Film Diary Friday: The Artist
I was going to post this yesterday, but then I got a job, so the first in a series of Film Diary Fridays will be on a Saturday. Hopefully this will be an exception and not a rule. Anyway…
These days, more often than not, I leave the cinema feeling cheated of the majority of the money I paid to watch a film. I don’t think I’d be out of place saying there’s a lot of grade A shit that somehow manages to get financed and produced in Hollywood. I mean, I am hard-pressed to name one film in the past 10 years that’s actually been worth the extortionate ticket prices. That’s why I cherish those films that are released once in a blue moon that actually have substance and creativity, and remind me just why I love movies in the first place. I’m happy to report that on Wednesday I experienced one of those once in a blue moon moments when I went to a preview screening of the awards ceremony front-runner and critical darling The Artist.
George Valentin (Jean Dujardin) is the biggest star in Hollywood. Like real-life Douglas Fairbanks, the tiny-mustachioed Valentin swashbuckles and charms his way across the silent screen and into America’s hearts, thereby making him the hottest property at Kinograph Studios. Peppy Miller (Bernice Bejo) is one of Valentin’s biggest fans. When she drops her autograph book while the press are taking photos of Valentin after the premier of his latest film, she accidentally lands on the front page of the Hollywood Reporter, launching her quest to become famous. She gets a job as an extra dancing in Valentin’s next film A German Affair, and quickly becomes Hollywood’s new “It” girl.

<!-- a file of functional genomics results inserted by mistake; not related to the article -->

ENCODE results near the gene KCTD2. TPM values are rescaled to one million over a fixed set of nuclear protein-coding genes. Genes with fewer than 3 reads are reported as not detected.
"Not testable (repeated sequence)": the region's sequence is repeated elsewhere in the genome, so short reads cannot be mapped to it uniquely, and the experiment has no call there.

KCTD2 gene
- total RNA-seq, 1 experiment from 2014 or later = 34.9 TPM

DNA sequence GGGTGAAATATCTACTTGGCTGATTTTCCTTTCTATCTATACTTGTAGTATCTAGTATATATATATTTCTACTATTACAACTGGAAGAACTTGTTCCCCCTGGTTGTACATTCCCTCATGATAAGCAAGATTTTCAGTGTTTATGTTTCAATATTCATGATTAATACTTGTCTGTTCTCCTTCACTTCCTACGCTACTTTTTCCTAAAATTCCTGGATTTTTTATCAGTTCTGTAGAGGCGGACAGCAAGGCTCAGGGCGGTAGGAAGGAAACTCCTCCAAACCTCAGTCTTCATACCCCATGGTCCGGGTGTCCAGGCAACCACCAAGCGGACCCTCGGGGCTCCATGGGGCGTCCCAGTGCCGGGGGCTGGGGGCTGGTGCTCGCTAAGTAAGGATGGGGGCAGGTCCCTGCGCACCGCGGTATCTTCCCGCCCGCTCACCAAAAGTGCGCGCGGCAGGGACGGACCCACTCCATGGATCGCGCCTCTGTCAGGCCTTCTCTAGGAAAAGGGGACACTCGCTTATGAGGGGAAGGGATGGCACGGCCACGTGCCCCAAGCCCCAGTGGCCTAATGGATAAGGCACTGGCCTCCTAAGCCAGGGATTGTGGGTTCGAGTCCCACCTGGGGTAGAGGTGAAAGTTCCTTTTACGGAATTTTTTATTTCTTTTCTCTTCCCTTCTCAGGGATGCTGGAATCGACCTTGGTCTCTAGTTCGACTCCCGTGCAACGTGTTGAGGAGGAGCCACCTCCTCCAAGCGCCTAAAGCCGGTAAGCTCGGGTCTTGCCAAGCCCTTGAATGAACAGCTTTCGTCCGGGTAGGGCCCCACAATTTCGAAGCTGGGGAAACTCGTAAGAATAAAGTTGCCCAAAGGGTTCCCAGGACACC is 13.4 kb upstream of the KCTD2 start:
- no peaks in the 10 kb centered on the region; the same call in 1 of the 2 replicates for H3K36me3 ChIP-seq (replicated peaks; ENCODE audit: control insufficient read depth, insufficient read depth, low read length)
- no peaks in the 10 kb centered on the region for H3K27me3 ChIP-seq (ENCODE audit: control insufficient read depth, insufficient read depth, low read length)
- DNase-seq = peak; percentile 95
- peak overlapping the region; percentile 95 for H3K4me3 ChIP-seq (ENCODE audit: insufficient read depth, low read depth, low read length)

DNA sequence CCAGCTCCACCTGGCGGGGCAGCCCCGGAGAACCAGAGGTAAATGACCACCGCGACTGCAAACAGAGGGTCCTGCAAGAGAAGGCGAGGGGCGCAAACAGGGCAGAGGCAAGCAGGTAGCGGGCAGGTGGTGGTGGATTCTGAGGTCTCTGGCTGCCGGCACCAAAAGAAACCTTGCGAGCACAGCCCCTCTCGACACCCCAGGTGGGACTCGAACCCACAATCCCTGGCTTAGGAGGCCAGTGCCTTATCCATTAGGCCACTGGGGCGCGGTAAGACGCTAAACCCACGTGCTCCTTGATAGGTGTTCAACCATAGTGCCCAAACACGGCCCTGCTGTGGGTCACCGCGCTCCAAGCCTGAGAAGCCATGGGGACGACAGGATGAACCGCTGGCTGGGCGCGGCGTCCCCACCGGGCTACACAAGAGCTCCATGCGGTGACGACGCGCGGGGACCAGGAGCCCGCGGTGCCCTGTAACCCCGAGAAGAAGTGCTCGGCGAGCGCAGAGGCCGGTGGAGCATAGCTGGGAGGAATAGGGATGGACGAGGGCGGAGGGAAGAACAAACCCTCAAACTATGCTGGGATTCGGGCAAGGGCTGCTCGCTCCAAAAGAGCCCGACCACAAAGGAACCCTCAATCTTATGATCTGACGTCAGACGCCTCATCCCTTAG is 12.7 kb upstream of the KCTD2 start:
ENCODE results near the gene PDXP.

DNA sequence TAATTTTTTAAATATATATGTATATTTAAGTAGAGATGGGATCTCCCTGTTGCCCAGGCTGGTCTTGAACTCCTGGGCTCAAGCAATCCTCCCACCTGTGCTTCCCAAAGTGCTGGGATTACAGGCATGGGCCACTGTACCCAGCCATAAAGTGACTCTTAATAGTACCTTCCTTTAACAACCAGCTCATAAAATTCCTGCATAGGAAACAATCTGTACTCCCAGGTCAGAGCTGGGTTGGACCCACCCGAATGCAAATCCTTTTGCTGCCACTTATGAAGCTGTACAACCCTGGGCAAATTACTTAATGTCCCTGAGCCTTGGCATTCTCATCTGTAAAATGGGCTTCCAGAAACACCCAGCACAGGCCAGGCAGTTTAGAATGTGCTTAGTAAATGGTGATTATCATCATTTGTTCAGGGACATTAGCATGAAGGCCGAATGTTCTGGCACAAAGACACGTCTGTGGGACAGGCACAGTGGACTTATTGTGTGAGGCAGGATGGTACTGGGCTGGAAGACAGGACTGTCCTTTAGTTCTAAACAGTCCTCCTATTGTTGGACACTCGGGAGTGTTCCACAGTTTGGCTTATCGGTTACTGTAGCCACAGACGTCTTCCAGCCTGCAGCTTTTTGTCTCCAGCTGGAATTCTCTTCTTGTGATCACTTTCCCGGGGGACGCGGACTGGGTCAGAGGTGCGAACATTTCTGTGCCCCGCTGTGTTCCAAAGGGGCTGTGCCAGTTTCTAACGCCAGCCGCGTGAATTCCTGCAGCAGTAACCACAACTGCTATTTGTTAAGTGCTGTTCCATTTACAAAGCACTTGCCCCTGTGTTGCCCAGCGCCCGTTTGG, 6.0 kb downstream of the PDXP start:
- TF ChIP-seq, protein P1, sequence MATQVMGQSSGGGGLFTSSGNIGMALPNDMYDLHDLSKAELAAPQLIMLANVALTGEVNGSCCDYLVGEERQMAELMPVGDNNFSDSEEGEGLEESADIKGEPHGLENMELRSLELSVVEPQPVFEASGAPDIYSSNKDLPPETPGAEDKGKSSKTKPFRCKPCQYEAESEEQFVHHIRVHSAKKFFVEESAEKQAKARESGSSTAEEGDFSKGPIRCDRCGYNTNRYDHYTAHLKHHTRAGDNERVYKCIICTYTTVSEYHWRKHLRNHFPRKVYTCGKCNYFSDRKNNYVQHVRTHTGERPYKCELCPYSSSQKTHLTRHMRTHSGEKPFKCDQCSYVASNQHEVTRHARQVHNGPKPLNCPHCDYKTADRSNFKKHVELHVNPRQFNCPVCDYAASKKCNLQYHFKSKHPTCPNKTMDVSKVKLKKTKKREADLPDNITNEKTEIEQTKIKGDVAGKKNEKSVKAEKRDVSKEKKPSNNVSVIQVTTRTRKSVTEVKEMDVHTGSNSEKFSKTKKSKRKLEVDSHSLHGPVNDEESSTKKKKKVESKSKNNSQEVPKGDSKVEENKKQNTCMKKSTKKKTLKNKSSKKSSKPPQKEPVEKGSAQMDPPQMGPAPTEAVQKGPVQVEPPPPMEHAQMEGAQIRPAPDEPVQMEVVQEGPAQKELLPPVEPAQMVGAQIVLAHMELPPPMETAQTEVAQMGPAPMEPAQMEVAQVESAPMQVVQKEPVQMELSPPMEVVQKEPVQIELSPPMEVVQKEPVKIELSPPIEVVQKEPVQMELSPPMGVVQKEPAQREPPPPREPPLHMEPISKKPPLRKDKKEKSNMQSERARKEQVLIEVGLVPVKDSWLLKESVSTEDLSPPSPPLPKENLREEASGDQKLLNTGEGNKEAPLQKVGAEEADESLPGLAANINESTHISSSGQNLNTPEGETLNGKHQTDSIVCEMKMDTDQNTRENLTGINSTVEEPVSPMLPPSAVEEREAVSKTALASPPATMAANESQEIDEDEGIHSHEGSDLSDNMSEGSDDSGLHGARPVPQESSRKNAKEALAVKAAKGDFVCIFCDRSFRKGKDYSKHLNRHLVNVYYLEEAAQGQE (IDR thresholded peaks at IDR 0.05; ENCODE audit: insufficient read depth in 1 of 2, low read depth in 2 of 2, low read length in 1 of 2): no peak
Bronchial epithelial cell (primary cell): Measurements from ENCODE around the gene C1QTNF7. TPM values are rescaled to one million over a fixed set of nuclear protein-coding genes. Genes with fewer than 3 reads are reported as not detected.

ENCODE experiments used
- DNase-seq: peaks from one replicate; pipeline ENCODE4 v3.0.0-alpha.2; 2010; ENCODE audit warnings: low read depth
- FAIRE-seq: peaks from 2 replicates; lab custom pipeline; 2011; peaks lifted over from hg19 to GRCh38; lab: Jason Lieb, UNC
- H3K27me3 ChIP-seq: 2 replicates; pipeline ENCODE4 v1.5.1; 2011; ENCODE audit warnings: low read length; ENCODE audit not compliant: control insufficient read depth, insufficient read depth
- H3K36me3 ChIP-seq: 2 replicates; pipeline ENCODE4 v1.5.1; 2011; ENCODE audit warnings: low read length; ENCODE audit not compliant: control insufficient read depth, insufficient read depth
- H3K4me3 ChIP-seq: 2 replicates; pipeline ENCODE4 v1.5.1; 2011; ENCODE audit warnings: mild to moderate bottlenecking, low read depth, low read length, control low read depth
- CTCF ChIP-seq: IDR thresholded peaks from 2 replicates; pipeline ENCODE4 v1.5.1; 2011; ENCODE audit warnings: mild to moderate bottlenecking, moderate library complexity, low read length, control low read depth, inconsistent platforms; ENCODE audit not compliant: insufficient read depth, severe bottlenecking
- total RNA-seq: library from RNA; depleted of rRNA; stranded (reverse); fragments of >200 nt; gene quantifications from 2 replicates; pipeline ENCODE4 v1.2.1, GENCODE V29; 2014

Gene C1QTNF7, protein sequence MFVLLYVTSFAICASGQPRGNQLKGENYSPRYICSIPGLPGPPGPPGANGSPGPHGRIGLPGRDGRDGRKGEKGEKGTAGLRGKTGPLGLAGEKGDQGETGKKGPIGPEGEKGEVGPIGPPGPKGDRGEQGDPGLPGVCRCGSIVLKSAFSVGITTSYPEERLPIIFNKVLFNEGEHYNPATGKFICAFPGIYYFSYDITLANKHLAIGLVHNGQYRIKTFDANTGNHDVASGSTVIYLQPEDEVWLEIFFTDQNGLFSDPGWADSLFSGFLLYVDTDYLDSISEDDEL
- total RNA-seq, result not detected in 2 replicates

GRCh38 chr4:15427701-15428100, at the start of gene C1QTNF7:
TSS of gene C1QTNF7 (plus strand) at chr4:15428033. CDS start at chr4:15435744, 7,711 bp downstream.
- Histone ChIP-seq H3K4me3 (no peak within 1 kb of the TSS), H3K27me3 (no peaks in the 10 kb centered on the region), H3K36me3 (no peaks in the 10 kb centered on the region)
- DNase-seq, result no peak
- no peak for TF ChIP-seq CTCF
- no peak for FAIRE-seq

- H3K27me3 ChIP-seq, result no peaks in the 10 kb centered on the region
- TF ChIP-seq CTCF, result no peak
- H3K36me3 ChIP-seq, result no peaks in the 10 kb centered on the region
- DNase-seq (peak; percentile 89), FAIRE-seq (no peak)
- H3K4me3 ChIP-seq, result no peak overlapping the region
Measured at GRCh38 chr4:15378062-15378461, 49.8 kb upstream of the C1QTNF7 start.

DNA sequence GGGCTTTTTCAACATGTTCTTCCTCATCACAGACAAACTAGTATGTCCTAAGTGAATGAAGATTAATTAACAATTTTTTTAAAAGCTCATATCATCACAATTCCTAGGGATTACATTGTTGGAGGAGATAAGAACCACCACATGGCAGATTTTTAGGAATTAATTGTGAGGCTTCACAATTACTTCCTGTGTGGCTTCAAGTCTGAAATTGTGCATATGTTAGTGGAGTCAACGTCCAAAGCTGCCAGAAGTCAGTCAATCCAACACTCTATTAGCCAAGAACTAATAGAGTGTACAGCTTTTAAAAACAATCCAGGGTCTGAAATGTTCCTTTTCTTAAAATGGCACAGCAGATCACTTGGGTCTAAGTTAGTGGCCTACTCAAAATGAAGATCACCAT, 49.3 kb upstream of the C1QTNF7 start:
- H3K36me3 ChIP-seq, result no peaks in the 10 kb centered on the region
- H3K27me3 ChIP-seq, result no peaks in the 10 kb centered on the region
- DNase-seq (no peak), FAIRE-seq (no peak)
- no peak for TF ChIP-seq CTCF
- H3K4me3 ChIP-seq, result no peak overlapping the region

While Peppy’s star is on the rise, Valentin’s is fast on the decline. When talkies are introduced in 1929, he laughs them off as a fad. The Kinograph studio chief (played with robust charisma by John Goodman) gives him an ultimatum: make the switch or he’s finished. Like Louise Brooks did in her heyday, Valentin decides he doesn’t need to talk on screen. Audiences love him. He spends his last penny directing and starring in what he hopes is his magnum opus, Tears of Love. But the fans don’t come and Valentin realizes how quickly a star can be replaced. “Make way for the young.” Broke and destitute, Valentin drives himself to the brink of self-destruction, only to be pulled back by the girl he made famous.
The Artist isn’t a complicated film or even a very innovative one. Instead it’s a heartfelt homage to Hollywood’s cinematic history. My love for classic films, and Hollywood films in particular, may be why I loved this one so much, but I have a feeling I’d have enjoyed it regardless of my cinematic tastes. What stood out for me the most were the performances. Jean Dujardin was note perfect. He’s loaded with charisma and mastered the suave but silly facial expressions that were made popular by actors like Fairbanks and John Barrymore. Bernice Bejo was also lovely, and there were great supporting performances by John Goodman and James Cromwell (as Valentin’s loyal butler and chauffeur). Last but certainly not least, was the amazing “performance” by Uggie the terrier, a modern day Asta to Valentin and Peppy’s Nick and Nora.
This review would not be complete without mentioning the ending, which was the best thing possibly ever. Whoever did the choreography for the dance sequences ought to get an Oscar. These days, when mindless, action packed blockbusters rule the silver screen, it seems ironic that the film to break the monotony should be one that uses a formula that was popular nearly 100 years ago. But The Artist is like a vintage wine, the “older”, the better, and it definitely goes down smooth. I hope all of you who get the chance to see it love it as much as I did. It’s extremely nostalgic without being sappy and without trying too hard. All of the allure and magic of classic Hollywood cinema has been recreated here, and I was thoroughly enchanted.